Junk food junkies: Don't miss the fabulous Seaview Cafe. It's tucked up toward the back and top of the ship and easy to miss, but it's a great spot for fish and chips, burgers, Reubens and Cuban sandwiches. The onion rings and chili are superb, as are the "feathers and fingers" (chicken wings and nuggets); if you're hungry, order two, as portions are appetizer-sized. It's usually not open until about 1 p.m. and closes at dinnertime, reopening for late-night noshing. The Solarium Cafe offered so-so pizza.
Chops Grille and Portofino are the ship's two alternative restaurants. Chops is a steakhouse-style venue modeled after on-land places like Morton's. It's got an open kitchen, and service teams of two wait on each table. Try the rib eye or the mixed grill, and split the red velvet cake for dessert. (You won't be able to finish it by yourself.)
Enjoyable as Chops was, the real highlight of onboard dining is Portofino. Favorites included tiger shrimp risotto (which you could order as an appetizer or an entree) and spaghetti with lobster sauce. And don't, whatever you do, bypass the tiramisu for dessert. The interpretation was fantastic -- it was set in a chocolate cup and layered on the bottom were crushed raspberries.
Both Portofino and Chops Grille levy a per-person service fee ($20 in Portofino and $30 in Chops).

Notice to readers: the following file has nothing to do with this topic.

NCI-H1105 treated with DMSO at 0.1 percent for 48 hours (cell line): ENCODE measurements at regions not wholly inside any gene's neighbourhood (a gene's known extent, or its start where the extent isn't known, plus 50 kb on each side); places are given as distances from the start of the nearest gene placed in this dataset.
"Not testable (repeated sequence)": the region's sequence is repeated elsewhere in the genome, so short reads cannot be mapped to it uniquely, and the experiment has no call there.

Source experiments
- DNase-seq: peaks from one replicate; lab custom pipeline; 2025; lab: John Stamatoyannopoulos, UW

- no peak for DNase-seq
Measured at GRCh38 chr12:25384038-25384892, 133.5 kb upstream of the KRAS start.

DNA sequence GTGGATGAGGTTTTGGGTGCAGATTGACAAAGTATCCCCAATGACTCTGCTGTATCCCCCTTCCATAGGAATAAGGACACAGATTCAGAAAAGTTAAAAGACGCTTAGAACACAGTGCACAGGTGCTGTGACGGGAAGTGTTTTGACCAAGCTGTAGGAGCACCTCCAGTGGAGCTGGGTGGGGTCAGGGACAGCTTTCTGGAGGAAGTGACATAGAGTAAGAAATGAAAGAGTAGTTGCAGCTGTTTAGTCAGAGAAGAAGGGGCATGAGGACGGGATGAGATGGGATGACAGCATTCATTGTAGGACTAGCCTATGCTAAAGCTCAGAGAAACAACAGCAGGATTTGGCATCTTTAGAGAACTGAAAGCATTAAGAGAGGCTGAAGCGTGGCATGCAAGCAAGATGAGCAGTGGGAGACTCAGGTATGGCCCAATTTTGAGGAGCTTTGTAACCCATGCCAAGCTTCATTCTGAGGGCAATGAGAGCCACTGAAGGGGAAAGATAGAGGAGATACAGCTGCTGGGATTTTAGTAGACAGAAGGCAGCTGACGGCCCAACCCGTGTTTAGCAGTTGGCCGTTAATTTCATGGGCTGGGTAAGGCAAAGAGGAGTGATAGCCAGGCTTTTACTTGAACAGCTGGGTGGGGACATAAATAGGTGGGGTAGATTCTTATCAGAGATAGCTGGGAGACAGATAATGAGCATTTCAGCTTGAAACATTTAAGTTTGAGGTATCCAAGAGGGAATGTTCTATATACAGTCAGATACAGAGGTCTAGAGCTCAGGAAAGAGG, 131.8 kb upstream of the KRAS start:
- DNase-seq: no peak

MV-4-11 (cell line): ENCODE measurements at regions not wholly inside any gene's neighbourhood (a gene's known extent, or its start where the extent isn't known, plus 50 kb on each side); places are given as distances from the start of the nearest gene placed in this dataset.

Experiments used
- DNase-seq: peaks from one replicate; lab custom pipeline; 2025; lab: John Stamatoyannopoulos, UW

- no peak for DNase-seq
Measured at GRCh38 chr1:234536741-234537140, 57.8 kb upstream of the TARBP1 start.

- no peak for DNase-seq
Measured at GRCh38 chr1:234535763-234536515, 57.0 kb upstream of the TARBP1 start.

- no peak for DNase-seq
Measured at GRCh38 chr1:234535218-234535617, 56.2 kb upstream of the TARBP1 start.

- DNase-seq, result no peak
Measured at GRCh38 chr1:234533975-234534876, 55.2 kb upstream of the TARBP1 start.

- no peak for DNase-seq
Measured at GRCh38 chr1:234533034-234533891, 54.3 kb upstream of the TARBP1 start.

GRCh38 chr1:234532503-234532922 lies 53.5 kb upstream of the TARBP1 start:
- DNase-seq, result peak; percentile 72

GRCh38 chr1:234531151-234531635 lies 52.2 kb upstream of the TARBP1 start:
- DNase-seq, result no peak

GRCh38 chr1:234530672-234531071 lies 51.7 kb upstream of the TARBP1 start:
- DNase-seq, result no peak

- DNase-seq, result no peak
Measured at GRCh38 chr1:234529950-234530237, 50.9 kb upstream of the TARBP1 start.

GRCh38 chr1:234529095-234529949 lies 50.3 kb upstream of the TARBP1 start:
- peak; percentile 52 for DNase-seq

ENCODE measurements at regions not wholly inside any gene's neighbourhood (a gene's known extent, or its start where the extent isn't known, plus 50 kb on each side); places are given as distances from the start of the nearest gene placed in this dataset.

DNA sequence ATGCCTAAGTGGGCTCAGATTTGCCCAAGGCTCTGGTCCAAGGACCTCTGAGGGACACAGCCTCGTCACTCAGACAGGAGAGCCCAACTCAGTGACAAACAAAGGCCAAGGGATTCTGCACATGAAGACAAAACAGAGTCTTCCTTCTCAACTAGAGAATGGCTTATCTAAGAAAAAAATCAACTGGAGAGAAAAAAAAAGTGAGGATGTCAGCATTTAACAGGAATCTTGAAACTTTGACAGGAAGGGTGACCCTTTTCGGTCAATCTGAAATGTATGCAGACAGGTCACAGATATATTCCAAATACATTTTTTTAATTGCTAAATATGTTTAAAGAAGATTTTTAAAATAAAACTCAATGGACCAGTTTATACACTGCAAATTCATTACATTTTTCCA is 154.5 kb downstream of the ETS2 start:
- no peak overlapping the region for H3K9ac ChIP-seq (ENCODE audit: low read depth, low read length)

Cafe Latte-tudes, a coffee bar on Deck 5, serves up specialty, a la carte priced coffees and free pastries.
Royal Caribbean's room service options are available around the clock via 24-hour menus that offer a range of snacks and sandwiches. At breakfast, continental dishes, along with a handful of egg entrees, are available both in cabins and suites. Items off the main dining room menu can be ordered at dinner. There is no charge for room service (though a buck or two gratuity is recommended) between 5 a.m. and midnight; late-night orders incur a $3.95 fee.
First impressions count, and the initial reaction to Jewel's airy and light eight-deck high atrium (called the Centrum) is "wow!" It is definitely a passenger magnet; areas around the Centrum, whether on its ground-floor level or five decks above, are constantly in use. During the day, there are cooking demos and art auctions; at night, there's dancing to live music, with passengers hanging over banisters to watch the scene below.
Other features include a selection of shops selling logowear, a lot of jewelry and duty-free perfumes.
The ship has a small Internet Cafe, where you can use provided computers to check e-mail or surf the net. The cost per minute is 65 cents, or 44 cents if you log on between 7 and 9 a.m. Prepaid packages are available, from $35 for 60 minutes to $150 for 500 minutes. You can also connect wirelessly, though only in select few "hot spots" (including the Internet Cafe). You won't find Wi-Fi in your cabin.
There's a tiny library with a disappointing collection of books (bring your own). Game-players can venture over to the Serengeti Card Club on Deck 6, just off the Safari Club. The Card Club has a selection of board games and cards in addition to large tables for playing.
On the whole and with the exception of suites, Jewel's cabins run on the smaller side of industry average, though they are pleasant and compactly laid out. Inside cabins are 158 square feet. Outside cabins, which come in at 169 square feet, have portholes but are otherwise not at all different from standard balcony staterooms. There are cabins to accommodate disabled passengers in many categories. Family oceanview staterooms also are available. At 319 square feet, they can accommodate up to six people.
Those looking for balconies can choose from the 160-square-foot deluxe with 27-square-foot balcony option or the 184-square-foot superior with 53-square-foot balcony option.